The Trials of Prosecuting an 'Open and Shut'Case UNABOM EVIDENCE
Robert Marquand, writer of The Christian Science Monitor, The Christian Science Monitor
SIX days after the arrest of a man whom investigators believe to be the elusive mail-package bomber, federal law-enforcement sources feel sure they have enough evidence for an open-and-shut case against Theodore Kaczynski.
While US prosecutors met in Washington yesterday to decide whether the former math professor will stand trial in federal court in New Jersey or California, FBI and Justice Department officials believe they have amassed overwhelming evidence against the man they now refer to as "the criminal of the century." To begin with, they intend to charge him with violating a federal postal offense that carries the death penalty, says a Justice Department source.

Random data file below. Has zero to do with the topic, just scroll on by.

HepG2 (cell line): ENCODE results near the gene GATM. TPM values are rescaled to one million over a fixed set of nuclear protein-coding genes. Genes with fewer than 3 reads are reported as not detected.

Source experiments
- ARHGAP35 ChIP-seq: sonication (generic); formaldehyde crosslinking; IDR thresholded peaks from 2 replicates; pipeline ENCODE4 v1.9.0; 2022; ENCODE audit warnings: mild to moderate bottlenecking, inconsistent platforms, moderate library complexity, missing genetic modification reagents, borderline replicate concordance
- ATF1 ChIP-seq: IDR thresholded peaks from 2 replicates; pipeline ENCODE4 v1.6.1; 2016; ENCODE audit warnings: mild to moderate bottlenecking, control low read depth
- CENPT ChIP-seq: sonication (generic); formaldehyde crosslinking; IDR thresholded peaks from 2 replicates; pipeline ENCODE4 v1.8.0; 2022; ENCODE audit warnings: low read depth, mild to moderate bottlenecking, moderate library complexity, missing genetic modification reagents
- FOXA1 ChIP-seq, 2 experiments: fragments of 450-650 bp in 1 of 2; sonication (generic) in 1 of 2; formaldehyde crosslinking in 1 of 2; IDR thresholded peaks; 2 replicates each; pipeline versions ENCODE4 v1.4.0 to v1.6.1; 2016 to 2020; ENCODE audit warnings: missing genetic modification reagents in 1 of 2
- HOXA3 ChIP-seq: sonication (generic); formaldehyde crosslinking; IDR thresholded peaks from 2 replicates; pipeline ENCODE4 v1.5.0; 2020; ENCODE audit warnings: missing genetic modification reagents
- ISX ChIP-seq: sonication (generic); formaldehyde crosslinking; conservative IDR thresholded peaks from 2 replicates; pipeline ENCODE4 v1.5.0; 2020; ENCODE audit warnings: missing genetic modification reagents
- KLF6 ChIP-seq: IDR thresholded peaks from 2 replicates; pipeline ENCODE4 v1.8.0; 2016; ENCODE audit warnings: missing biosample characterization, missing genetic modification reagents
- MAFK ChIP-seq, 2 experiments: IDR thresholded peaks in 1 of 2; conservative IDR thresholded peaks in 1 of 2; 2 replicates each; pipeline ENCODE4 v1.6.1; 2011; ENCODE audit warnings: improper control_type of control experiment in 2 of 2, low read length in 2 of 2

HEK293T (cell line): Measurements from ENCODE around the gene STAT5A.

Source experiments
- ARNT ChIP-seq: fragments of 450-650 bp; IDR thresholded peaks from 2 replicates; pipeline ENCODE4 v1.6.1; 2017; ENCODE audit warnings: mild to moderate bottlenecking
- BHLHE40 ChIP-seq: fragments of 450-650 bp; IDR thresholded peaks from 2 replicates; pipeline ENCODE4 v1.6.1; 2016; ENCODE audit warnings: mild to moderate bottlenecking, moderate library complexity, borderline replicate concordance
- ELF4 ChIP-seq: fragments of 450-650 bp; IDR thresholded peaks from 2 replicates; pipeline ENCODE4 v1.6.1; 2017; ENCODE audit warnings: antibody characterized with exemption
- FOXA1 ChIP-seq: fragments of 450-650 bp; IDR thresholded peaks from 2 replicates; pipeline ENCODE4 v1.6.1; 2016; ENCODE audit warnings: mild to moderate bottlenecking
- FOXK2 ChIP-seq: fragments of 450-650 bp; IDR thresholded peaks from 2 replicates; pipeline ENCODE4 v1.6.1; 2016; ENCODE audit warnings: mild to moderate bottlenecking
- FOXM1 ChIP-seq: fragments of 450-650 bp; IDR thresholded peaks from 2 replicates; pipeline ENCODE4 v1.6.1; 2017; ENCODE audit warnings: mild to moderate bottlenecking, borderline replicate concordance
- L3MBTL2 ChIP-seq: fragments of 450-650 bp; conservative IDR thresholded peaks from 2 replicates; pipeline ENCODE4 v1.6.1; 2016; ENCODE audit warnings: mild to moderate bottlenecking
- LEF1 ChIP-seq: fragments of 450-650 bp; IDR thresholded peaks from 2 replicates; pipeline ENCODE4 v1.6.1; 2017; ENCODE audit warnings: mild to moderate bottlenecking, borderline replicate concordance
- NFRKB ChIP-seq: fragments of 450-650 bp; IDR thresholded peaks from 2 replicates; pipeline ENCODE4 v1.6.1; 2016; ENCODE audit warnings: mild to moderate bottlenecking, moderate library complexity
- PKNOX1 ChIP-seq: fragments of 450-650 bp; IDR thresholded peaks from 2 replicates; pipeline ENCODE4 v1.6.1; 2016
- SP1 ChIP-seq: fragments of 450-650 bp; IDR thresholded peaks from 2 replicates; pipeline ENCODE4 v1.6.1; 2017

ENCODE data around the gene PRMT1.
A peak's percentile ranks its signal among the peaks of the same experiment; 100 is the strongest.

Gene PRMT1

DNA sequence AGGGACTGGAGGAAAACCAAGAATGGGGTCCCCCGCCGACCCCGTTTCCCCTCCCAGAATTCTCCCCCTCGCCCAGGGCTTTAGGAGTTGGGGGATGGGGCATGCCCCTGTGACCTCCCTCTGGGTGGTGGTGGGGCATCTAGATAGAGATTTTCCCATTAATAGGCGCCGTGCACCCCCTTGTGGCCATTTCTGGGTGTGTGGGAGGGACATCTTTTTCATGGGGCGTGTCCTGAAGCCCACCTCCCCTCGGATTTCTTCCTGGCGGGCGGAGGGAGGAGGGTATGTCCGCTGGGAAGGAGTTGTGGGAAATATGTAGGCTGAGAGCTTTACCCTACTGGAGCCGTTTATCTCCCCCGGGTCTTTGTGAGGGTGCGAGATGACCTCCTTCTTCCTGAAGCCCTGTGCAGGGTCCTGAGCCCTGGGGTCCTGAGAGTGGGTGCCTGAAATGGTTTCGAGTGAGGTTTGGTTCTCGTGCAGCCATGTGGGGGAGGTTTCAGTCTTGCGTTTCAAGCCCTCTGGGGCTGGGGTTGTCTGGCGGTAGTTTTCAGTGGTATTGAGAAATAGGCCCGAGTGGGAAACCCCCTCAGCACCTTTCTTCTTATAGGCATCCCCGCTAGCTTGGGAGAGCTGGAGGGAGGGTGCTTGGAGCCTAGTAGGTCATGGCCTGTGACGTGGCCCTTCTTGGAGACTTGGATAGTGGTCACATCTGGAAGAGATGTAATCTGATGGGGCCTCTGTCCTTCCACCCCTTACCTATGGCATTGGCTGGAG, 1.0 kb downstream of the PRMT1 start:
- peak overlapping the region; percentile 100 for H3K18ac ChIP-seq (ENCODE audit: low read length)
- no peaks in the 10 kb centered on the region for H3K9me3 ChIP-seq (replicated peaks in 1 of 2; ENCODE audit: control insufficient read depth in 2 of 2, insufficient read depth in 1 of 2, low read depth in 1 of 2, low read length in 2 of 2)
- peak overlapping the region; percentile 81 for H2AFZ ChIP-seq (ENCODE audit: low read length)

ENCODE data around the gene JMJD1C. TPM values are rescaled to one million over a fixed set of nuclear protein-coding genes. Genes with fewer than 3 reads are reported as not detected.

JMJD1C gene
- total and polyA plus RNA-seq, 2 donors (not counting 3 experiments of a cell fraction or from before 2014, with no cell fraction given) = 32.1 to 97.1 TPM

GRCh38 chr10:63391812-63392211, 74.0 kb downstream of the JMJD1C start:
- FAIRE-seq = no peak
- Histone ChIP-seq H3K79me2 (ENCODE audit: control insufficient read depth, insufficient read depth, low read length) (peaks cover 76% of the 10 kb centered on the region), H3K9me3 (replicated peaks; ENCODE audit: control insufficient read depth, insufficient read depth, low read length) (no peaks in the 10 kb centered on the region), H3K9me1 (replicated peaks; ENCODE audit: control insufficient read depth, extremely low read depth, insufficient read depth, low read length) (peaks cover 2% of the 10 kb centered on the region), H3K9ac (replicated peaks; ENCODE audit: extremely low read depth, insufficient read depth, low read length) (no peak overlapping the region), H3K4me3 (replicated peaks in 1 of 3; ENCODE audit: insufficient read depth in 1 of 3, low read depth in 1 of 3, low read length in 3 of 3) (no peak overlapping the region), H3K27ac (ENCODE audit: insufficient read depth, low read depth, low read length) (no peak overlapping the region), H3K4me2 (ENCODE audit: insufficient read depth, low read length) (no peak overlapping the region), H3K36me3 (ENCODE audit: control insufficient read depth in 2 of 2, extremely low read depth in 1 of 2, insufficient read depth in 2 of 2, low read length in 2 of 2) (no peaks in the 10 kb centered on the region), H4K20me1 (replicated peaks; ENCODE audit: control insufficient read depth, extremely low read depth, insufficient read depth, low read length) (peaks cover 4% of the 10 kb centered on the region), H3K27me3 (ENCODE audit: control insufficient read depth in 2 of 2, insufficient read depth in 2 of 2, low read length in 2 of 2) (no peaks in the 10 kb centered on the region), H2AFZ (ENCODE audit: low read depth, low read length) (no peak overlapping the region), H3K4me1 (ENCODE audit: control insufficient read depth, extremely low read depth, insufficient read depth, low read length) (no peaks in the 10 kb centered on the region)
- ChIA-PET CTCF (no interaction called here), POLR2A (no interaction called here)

"I don't see any way we aren't going to win this one," says the official. "I think he is going to plead guilty to avoid the death penalty." Yet recent legal history is rife with cases where the prosecution celebrated victory too quickly. In the O.J. Simpson case, the so-called "trial of the century," Los Angeles prosecutors held press conferences during the early stages of investigation, telling reporters the only possible defense for Mr. Simpson was an insanity plea. Simpson was acquitted in October of the murder of his former wife Nicole and her friend Ronald Goldman. Federal prosecutors, however, prefer to compare the Unabom case to that of John Hinckley, the attempted assassin of President Reagan. Mr. Hinckley, whose crime was caught on camera and who was immediately seized by Secret Service agents outside the Washington hotel where he shot Mr. Reagan, resorted to the insanity defense at his 1982 trial to avoid the death penalty. Specter of insanity defense In a case like the one being assembled against Mr. Kaczynski, where the evidence appears to be overwhelming, even leading criminal defense lawyers agree that the bottom-line question becomes, "Do you plead insanity? Or do you go to prison?" says Gerald Lefcourt, a prominent defense attorney at Lefcourt and Dratel in New York. "At this point I am asking, 'What is the strategy for minimal punishment?' " One immediate difference between the Unabom case and the Simpson and Hinckley cases, however, is money. Simpson spent millions on a "dream team" of lawyers. The financially well-off Hinckley family was able to purchase the service of top legal minds, who secured an insanity verdict. Kaczynski has no apparent wealth or means, and he was reported to the FBI by family members who have continued to cooperate with the bureau. A lawyer speaking for family members said yesterday that the family had not tried to plea-bargain on Kaczynski's behalf with federal officials regarding the death penalty. …